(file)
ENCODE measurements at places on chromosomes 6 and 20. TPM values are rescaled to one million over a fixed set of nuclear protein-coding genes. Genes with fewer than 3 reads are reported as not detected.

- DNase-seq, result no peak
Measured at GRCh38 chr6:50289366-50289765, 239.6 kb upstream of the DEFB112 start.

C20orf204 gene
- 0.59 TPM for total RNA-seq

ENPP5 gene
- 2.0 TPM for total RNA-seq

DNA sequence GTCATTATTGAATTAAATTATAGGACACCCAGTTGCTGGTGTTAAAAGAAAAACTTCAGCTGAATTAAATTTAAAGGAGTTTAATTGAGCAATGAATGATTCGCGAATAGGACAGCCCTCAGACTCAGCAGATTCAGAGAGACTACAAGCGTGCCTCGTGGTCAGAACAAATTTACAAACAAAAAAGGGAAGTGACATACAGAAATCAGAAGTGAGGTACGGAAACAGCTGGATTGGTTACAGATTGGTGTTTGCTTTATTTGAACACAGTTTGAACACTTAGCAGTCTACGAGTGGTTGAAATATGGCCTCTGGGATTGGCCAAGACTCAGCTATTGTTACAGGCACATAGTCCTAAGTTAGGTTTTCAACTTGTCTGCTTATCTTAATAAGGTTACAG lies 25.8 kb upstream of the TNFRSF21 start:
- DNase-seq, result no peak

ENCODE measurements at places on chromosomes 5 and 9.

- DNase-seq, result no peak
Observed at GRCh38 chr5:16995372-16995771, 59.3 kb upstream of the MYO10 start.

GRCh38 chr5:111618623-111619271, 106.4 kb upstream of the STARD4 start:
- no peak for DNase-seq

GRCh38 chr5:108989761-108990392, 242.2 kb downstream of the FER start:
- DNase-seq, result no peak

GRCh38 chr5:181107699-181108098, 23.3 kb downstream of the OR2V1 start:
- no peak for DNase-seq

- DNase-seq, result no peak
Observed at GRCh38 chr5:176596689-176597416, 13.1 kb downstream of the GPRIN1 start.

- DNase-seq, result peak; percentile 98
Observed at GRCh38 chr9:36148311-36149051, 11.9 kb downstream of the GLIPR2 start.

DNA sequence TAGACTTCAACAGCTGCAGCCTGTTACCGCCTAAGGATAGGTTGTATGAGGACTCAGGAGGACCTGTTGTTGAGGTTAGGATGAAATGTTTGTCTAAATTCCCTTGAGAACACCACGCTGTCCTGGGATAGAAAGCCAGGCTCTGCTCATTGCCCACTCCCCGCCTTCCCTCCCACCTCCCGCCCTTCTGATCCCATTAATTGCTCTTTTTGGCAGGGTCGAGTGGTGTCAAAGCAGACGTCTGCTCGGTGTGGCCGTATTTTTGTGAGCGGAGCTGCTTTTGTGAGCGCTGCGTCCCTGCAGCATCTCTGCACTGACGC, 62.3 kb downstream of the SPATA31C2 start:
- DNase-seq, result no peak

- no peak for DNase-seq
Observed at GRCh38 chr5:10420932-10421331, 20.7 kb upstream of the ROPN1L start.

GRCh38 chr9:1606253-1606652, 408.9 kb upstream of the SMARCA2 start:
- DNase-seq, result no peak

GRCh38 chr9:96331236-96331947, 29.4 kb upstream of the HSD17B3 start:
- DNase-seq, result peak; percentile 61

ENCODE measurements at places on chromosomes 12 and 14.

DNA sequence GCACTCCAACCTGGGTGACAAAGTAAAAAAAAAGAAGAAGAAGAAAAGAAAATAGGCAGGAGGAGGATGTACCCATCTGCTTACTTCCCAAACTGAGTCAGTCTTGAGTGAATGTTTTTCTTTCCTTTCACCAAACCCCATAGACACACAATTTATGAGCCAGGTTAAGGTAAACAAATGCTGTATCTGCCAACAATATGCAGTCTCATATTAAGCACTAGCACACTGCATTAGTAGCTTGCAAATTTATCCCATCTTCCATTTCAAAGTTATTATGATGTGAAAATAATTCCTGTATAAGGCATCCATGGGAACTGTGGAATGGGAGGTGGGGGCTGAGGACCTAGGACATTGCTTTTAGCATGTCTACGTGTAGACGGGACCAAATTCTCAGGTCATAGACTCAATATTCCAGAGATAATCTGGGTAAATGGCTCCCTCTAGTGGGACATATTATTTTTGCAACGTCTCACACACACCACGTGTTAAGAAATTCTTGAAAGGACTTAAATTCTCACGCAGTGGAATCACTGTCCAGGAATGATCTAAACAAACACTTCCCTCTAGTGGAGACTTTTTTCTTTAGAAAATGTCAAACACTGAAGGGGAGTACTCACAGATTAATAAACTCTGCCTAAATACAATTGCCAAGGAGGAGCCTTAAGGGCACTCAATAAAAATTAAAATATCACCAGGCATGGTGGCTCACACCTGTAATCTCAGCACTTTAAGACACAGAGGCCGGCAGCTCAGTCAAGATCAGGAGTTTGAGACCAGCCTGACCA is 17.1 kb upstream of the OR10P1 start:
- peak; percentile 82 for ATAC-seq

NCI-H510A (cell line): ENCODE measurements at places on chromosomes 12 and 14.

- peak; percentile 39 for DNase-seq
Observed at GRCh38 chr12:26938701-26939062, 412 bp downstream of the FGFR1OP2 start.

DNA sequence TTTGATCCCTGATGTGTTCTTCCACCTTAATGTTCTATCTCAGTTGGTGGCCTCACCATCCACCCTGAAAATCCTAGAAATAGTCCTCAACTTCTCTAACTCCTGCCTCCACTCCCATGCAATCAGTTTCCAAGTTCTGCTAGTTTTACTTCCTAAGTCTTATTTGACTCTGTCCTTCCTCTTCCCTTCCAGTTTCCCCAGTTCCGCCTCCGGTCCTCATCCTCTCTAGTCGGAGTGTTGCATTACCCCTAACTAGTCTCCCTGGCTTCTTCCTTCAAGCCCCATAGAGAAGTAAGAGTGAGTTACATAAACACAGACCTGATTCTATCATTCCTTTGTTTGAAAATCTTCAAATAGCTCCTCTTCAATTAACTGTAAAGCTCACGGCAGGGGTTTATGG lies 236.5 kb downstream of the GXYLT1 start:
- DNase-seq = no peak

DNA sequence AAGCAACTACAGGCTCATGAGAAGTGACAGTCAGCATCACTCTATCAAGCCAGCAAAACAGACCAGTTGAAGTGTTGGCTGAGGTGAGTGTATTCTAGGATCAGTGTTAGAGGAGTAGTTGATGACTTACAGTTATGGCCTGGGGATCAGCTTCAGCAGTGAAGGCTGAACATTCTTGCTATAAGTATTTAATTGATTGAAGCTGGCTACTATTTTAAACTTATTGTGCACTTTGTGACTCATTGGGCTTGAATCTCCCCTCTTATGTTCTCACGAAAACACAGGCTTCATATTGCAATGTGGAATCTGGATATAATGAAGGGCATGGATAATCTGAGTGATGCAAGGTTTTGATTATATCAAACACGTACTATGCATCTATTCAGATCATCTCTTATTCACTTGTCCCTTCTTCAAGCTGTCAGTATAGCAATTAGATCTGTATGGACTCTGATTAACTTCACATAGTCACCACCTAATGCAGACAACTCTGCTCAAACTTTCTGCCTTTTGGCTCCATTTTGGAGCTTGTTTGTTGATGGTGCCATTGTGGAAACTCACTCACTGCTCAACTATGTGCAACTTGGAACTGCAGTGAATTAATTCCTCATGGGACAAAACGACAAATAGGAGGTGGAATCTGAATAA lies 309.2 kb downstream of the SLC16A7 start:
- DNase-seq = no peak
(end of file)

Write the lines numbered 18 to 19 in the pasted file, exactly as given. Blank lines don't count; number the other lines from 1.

- no peak for DNase-seq

- DNase-seq, result no peak